Pages turn in my Bible just as they do in the life of David.

Battles are fought.

And battles are won.

At the same time, kindness is extended to enemies.

Some, like Mephibosheth, accept the invitation to eat at the king’s table;

while others, like the Ammonites under the rule of Hanun,

question motives and reject the kindness sent their way.

All the while,

pages continue to turn in the life of Israel’s king.

As time moves on,

so does David’s pen,

and the book of Psalms grows longer just as like the years of David’s life.

David’s done a lot of living since his early days of tending sheep,

and thankfully, he takes some time in the middle of this living,

to slip away and record his thoughts.

As a writer,

I get it.

David needs a way to release his questions

while singing praise at the very same time.

David needs a way to remind himself of what he already knows.

“Some take pride in chariots, and others in horses,

but we take pride in the name of the Lord our God.”

Psalm 20:7


Sitting at his table,

watching Mephibosheth eat,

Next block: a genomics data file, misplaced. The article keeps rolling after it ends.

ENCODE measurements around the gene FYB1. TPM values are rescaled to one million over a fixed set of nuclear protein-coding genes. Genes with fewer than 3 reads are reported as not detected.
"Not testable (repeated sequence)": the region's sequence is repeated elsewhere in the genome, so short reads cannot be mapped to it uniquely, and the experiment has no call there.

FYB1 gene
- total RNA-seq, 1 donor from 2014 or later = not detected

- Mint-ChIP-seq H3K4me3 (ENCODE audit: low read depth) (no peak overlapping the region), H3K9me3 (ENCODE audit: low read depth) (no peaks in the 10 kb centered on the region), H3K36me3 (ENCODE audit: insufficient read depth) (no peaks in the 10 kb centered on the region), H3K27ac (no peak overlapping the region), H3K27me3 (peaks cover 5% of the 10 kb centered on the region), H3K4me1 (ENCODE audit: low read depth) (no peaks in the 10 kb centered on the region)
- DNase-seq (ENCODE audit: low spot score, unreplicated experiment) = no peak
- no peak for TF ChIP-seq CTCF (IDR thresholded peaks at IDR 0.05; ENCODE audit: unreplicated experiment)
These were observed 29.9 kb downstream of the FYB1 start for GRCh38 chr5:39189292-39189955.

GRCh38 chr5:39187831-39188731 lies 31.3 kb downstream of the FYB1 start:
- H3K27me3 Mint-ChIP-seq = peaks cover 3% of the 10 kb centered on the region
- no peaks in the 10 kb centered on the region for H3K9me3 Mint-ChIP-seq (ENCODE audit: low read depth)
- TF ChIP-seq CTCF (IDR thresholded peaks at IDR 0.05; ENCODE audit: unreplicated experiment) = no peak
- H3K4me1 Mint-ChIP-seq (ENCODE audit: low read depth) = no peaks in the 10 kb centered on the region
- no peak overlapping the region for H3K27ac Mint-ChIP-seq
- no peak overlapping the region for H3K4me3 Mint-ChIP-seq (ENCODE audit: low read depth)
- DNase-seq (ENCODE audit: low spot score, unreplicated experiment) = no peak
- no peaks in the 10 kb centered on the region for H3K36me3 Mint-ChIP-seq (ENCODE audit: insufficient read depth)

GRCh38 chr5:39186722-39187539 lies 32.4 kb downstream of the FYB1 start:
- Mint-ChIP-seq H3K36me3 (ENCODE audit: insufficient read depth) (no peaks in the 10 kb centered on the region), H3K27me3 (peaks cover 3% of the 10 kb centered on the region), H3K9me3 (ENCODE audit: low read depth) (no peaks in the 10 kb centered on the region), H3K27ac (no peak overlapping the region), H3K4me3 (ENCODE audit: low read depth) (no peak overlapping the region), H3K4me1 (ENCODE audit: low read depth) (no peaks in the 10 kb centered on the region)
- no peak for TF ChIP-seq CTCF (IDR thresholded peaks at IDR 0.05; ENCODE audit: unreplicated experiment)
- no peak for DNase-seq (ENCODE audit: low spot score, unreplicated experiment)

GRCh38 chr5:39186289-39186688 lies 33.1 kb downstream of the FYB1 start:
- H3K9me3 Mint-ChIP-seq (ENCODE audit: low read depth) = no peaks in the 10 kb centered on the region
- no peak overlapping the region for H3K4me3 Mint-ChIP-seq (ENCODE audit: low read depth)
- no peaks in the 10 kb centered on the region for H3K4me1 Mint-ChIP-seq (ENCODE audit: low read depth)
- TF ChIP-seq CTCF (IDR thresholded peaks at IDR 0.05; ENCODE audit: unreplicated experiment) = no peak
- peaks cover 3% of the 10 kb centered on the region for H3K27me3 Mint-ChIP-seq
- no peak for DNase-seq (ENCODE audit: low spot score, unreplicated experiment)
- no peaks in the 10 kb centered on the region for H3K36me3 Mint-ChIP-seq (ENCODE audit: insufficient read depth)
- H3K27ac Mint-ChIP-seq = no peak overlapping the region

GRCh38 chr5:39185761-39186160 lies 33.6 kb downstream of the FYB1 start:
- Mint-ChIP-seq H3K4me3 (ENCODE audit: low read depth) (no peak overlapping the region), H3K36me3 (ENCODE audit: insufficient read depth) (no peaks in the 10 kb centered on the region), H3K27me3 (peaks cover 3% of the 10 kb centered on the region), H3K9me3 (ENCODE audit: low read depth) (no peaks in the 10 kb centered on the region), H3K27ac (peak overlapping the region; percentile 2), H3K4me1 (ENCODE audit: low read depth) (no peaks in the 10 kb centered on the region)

David surely sees reminders of Jonathan,

Mephibosheth’s dad and David’s best friend who had died years before.

Does he see reminders of Saul too,

Mephibosheth’s grandpa and the man who had wanted him dead.

Facial expressions

The angle of his smile

The sound of his voice

The look in his eyes

David chooses to sit at the table every single day

with reminders of deep love and great hate rolled into one person,

right next to him.

David has a complicated soul.

He is drawn to doubt just as often as he chooses to trust.

One day he is filled with hope.

The next day he is overcome with despair.

The conflict in David’s heart comes to life every time he sits down to eat,

watching Mephibosheth pass the butter and chew his food.

When he learns of the death of one of his greatest enemies,

the Ammonite king,

David sends representatives to console his son.

David walks the fence of hating his enemies while loving them at the very same time

and risks rejection in order to make peace all along the way.

His writings are no different than his actions.

One minute he confidently leans back into the arms of God;

and the next,

he struggles to find these very same arms worthy of trust.

But he writes anyway………….




And he invites the enemy to his table

while extending a hand of grace to another.

David makes me feel normal.

I’m complicated too.

I’m so thankful that in spite of all the conflicting emotions David brought to the table as the pages of his life turned,

he was still remembered as

“a man after God’s own heart.”

I Sam. 13:14

I mess up often.

Fall short.




But I love God all the while.

And I pray I’ll be remembered as someone after God’s own heart too.

(Today’s reading was from II Sam. 8-10; I Chron. 18-19; Psalms 20; 53; 60 and 75.)